South-west Qld country listed by Chinese owners for $100m

Property editor Linda Rowley, 26/10/2023

BLUE chip south-west Queensland properties Undabri and Yambocully have been listed for sale for around $100 million by their Chinese owners.

Located near Goondiwindi, in the Border Rivers region, the aggregation has a history of growing summer and winter crops in addition to supporting a cattle enterprise.

Close to cotton gins, grains receival sites and feedlots, the 13,920ha have been aggregated over 10 years by the Shanghai-based private investment group Oriental Agriculture.

In 2015, the company paid more than $30m for Undabri including extensive water licences. A year later, it secured the neighbouring Yambocully from the Corish family for close to $20m on a walk-in walk-out basis.

Today, the aggregation consists of six holdings over two contiguous properties – 10,444ha Undabri and 3475ha Yambocully.

It is currently being managed by the Australian owned and operated Customised Farm Management, with potential to engage the rural asset
management company beyond the sale.

Suited to all buyers

JLL Agribusiness agents Clayton Smith, Chris Holgar, and Geoff Warriner have been appointed to sell the large-scale irrigated and dryland farming opportunity.

Mr Smith believes it will appeal to local, domestic and foreign buyers, particularly existing private operators seeking a bolt on acquisition on
Goondiwindi’s doorstep.

“The tightly held Border Rivers region is considered to be one of the premier irrigated and dryland cropping regions in Australia, representing a mature agricultural investment landscape underpinned by a large institutional footprint.”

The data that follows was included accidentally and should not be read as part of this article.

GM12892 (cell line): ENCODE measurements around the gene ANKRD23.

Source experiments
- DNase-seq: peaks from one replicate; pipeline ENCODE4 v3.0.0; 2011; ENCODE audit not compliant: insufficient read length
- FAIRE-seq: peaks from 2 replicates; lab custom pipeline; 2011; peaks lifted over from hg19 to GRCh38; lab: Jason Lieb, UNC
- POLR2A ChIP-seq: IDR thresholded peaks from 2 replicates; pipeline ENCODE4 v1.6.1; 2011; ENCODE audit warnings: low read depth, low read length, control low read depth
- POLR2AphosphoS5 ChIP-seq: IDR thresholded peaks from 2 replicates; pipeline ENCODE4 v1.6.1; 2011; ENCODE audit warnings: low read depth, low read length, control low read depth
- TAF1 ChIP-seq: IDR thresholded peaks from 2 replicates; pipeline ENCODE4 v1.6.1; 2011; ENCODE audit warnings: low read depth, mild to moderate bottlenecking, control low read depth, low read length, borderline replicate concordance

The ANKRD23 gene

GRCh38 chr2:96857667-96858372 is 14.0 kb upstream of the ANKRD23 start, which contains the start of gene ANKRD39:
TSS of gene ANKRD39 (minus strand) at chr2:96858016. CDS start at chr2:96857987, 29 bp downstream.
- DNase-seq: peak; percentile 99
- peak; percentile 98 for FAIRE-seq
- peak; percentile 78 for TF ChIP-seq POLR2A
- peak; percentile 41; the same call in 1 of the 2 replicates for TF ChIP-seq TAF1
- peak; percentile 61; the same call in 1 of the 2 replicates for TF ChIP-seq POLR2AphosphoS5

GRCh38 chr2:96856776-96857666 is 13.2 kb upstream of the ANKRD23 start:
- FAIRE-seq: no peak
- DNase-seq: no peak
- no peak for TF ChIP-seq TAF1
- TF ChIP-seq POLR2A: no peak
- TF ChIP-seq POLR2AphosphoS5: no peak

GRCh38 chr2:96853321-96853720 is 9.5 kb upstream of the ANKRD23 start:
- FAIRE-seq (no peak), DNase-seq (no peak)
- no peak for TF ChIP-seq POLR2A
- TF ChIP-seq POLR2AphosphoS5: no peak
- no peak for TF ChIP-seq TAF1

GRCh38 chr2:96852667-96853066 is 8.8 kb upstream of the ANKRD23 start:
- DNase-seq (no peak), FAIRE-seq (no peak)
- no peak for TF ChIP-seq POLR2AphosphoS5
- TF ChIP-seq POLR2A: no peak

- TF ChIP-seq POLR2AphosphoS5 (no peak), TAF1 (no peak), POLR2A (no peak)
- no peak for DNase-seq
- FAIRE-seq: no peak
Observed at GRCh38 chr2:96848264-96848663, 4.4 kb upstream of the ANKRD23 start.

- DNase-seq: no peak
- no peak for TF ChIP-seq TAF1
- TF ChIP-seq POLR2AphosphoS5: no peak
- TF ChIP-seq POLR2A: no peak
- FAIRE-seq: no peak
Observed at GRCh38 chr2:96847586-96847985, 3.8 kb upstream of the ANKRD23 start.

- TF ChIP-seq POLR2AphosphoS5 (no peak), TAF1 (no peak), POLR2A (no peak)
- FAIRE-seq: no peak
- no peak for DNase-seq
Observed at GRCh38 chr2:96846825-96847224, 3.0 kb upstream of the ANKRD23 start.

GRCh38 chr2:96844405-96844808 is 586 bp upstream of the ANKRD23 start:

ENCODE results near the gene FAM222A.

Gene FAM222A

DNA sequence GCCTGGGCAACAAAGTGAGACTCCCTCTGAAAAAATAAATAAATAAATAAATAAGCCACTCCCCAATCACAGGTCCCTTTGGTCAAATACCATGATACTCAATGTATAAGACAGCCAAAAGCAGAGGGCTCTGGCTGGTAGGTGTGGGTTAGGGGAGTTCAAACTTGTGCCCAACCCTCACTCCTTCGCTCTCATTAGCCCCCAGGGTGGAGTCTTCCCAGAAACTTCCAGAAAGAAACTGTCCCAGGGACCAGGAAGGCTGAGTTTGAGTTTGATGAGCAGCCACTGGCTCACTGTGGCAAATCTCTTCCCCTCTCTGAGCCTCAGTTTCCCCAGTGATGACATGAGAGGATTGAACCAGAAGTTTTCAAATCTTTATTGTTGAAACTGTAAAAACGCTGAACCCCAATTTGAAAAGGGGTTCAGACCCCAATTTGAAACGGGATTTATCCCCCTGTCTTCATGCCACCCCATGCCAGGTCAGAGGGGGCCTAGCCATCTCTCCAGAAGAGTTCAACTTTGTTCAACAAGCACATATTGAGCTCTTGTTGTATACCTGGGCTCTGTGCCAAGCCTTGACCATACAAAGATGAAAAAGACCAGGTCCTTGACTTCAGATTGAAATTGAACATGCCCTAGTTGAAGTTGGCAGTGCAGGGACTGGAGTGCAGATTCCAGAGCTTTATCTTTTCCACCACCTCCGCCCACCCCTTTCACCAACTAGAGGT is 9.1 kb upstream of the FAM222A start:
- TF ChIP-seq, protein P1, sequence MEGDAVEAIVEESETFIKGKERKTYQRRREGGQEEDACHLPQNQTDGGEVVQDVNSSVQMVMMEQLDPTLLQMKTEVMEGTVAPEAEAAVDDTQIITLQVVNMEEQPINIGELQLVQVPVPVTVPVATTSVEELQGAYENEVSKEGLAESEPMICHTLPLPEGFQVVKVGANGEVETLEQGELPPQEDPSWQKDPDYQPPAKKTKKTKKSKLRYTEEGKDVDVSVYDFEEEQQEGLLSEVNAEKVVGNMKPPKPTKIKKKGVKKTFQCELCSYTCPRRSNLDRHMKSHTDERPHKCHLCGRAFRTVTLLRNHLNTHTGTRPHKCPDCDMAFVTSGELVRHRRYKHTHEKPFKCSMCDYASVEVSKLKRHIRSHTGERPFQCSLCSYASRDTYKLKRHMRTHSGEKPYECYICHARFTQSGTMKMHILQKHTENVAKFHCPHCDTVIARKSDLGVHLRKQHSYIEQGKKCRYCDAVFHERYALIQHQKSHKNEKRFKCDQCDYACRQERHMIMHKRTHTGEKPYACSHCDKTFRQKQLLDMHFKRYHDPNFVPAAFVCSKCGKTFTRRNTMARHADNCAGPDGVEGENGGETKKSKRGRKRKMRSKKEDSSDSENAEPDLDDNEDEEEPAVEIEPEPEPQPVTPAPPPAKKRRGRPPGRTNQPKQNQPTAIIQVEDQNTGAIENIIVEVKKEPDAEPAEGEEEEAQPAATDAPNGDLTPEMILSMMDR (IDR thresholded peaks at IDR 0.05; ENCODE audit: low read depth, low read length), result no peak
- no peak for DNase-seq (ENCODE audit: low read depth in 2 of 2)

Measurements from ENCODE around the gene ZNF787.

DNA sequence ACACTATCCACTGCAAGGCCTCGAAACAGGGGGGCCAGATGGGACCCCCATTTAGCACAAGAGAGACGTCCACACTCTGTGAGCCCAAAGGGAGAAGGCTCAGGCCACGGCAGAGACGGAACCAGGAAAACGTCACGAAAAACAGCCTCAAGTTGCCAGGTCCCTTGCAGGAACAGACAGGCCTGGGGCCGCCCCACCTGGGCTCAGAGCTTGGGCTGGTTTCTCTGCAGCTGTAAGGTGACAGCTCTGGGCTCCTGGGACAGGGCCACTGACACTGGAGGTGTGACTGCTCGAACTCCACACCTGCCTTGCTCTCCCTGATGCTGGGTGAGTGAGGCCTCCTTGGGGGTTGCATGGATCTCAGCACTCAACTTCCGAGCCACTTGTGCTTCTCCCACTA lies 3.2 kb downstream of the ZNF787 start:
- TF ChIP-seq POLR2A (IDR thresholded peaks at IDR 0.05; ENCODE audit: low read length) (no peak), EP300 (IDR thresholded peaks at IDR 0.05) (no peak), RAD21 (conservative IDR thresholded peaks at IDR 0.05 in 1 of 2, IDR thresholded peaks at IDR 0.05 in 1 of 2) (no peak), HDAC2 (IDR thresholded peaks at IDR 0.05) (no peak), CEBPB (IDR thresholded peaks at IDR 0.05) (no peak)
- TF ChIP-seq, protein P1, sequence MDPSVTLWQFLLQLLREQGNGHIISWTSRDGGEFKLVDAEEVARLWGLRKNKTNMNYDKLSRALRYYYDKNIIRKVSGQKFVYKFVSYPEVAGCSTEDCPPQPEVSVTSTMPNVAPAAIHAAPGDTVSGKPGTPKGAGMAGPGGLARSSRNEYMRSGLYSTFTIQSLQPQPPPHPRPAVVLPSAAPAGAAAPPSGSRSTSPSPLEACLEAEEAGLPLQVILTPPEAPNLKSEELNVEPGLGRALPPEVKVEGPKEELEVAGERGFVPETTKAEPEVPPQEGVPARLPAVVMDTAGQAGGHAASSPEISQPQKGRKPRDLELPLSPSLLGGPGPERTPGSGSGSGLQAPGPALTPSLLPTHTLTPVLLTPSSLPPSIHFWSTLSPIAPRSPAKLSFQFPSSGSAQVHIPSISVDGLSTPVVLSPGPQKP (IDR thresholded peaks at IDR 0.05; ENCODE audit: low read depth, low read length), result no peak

Mr Smith said the aggregation is capable of running up to 1500 breeders but is currently mostly destocked.

Annual irrigation water entitlements exceed 15,000ML including 8399ML of supplemented and un-supplemented entitlements via the Yambocully Scheme (plus overland flow) and more than 10,500ML of on-farm storages.

The mostly flat, deep and fertile black self-mulching and cracking-clay loams (typical on the vast flood plain) are suited to growing a variety of summer crops (including cotton and sorghum) and winter cereals (canola and chickpeas).

There are 1700ha of irrigation country consisting of both flood and overhead spray (lateral and centre pivots), 8100ha of dryland farming and 4110ha for grazing, infrastructure and support lands.

Improvements include multiple residences and sheds, elevated silos and modern livestock handling facilities.

The Undabri and Yambocully Aggregation is being offered in one-line or as separate assets via a two-stage expressions of interest campaign closing on November 23.






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